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Sunday, June 16
The Indiana Daily Student

Black Voices

Black Voices: Rama's Voice


Ramatou Soumare is an IU junior majoring in international law and global institutions. While at IU, Soumare learned the importance of being involved in her community and giving back. She uses her voice to fight for improvement of the livelihood and well-being of those around her.  

“We’re still facing systemic racism, violation of women and children’s rights, police brutality, environmental issues and so much more,” Soumare said. “I want to be able to use my voice effectively to fight for social justice for all.” 

Soumare is the co-president of the IU NAACP chapter, and a student ambassador for the Hamilton Lugar School of Global and International Studies. She got involved with the NAACP spontaneously freshman year, and after realizing the effect she could have on the Bloomington community, Soumare decided to push her involvement. 

As an ambassador for the Hamilton Lugar School, she is able to connect with many different individuals and professionals. It also allows her to speak on experiences she’s had as a student, giving incoming students a better understanding of college life and her studies. Soumare said she is hoping to connect more students from her high school in Indianapolis to IU.

Junior Rama Soumare uses her voice to uplift Africans.

Outside of school, Soumare is a board member for the nonprofit organization, Lend a Hand Relief. The organization’s mission is to provide resources such as school supplies, toiletries and other necessities to children in West Africa. Soumare said one of their current projects focused on funding a COVID-19 relief project to distribute masks, hygiene products, rice and oil to families in Guinea.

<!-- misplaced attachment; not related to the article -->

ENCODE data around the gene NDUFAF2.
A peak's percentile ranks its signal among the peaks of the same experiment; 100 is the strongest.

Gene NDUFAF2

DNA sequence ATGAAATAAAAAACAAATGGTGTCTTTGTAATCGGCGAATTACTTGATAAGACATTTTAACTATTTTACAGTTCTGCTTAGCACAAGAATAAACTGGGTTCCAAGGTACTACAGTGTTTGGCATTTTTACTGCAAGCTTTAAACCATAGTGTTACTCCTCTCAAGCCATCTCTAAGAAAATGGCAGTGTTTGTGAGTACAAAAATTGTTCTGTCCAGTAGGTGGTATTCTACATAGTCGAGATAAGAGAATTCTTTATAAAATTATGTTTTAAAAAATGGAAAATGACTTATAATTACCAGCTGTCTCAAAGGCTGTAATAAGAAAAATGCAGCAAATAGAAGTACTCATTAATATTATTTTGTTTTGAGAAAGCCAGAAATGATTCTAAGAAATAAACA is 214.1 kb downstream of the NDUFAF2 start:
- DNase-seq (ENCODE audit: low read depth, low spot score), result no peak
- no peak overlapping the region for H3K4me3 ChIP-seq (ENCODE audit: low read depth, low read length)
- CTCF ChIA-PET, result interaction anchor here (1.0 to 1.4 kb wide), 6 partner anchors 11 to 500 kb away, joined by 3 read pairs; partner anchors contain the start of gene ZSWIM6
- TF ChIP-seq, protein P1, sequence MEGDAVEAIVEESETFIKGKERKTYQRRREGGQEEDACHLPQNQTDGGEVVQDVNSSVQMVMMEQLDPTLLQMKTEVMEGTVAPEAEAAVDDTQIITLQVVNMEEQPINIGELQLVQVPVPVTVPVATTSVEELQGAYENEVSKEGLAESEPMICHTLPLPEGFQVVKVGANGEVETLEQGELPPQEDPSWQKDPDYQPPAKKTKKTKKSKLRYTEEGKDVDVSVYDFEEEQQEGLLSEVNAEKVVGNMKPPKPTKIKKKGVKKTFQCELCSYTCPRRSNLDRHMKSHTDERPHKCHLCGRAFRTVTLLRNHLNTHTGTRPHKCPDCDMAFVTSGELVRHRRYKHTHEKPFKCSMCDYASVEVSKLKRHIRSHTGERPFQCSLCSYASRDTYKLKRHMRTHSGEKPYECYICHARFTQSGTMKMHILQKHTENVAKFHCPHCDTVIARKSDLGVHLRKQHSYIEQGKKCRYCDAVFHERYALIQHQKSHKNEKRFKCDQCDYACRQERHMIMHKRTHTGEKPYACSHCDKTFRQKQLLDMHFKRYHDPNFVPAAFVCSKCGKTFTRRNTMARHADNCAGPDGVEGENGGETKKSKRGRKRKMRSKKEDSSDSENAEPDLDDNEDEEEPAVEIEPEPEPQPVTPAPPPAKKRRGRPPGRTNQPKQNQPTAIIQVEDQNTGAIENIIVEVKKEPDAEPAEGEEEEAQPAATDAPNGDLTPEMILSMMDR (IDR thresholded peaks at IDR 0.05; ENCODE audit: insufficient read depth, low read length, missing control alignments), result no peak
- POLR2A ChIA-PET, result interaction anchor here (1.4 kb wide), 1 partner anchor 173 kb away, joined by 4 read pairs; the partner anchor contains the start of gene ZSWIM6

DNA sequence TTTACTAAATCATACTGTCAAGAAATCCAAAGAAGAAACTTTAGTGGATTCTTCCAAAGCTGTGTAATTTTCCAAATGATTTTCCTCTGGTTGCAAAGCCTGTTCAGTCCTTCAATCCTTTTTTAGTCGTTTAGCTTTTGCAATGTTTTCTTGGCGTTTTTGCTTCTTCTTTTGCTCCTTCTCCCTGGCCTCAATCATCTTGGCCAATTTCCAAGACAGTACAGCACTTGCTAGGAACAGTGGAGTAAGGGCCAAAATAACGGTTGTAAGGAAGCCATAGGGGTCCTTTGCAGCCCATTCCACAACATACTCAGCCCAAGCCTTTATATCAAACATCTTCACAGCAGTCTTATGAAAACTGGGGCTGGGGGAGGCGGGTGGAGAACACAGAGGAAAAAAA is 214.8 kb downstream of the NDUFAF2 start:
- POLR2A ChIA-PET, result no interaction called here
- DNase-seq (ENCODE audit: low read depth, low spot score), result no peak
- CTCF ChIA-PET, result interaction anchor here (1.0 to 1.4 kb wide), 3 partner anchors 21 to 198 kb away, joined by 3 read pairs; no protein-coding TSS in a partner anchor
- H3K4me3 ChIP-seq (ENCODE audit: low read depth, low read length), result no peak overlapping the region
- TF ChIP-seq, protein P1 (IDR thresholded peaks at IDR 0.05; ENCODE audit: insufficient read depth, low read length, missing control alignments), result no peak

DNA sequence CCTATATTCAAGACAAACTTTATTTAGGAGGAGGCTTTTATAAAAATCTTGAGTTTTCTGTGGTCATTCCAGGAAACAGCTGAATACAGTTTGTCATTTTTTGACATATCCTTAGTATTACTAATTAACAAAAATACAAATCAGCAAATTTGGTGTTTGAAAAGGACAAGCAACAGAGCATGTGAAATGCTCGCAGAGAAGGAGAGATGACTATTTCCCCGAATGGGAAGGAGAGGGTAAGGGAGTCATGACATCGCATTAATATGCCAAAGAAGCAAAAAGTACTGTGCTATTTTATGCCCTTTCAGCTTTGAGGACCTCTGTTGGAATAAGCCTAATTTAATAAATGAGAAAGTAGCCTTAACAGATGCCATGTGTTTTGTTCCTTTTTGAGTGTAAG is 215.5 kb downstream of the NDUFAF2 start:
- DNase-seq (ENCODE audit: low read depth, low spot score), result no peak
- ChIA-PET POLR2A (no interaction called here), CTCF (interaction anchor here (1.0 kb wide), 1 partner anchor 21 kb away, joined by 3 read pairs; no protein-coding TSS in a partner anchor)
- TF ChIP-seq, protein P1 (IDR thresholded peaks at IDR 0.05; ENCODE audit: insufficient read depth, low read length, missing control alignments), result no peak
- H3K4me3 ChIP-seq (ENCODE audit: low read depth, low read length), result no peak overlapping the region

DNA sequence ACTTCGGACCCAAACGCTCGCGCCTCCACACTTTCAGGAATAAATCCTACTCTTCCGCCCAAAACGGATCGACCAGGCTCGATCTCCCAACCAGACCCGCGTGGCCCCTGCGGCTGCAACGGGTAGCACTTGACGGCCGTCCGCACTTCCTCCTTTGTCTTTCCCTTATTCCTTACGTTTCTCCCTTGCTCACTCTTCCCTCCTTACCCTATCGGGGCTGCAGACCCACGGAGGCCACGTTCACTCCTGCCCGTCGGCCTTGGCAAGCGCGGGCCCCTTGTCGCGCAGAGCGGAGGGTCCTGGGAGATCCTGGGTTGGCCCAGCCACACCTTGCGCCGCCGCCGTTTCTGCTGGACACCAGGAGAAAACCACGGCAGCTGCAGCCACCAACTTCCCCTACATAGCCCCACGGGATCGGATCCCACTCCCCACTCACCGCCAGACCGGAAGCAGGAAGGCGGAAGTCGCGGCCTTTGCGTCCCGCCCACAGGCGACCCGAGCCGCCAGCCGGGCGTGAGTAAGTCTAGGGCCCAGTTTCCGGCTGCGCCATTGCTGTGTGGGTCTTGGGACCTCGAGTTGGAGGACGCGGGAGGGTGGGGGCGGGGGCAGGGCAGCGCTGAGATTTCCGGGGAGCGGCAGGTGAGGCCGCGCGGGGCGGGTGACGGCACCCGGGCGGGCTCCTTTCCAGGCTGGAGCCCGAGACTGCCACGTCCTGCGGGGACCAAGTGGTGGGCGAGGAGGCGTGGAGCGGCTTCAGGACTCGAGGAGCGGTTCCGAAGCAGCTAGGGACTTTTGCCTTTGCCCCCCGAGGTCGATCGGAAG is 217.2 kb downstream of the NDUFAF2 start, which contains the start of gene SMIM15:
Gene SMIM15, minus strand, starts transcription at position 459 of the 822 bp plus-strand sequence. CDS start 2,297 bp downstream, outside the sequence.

“I spent four years of my life in Guinea when I was younger and was exposed to many other kids in my school who didn’t have many of the same privileges as me. And when I came to America, I was well aware of my privilege,” Soumare said. “I have made it my goal to give back to the children in Guineas as well as children here in the U.S. to give them the opportunities they deserve to improve their livelihoods and well-being.”

During her free time, Soumare enjoys spending time with friends and volunteering. She volunteers at places such as the Shalom Community Center in Bloomington and once a month, Soumare and friends cook and distribute meals to the homeless community in downtown Indianapolis. 

Growing up, Soumare always knew that she was different from her peers because of her religion and African heritage. Soumare said when she came to America, her love for her culture did not change. 

She does her best to keep up with current events in West Africa through speaking the languages, listening to the music and continuing to enjoy Guinean foods with her family. 

“My Guinean heritage makes me who I am, and has allowed me the opportunity to understand the world from a different perspective and be more open-minded,” Soumare said. “My religion teaches me compassion, understanding and good character and gives me the tools to understand the world and why we are on it."

In the midst of instability and struggle in the world right now, Soumare holds on to a piece of advice that allows her to gain strength to continue her fight: It’s important to take care of yourself, so that you have the strength to take care of others.

She said this advice came from her aunt who reminded her she is human and it’s not selfish to want to take care of your mental, physical and emotional well-being.

Soumare said she is slowly learning to take care of her mental health so that she can continue to fight against injustices taking place in countries across Africa like Guinea, Nigeria, Cameroon and Eritrea.

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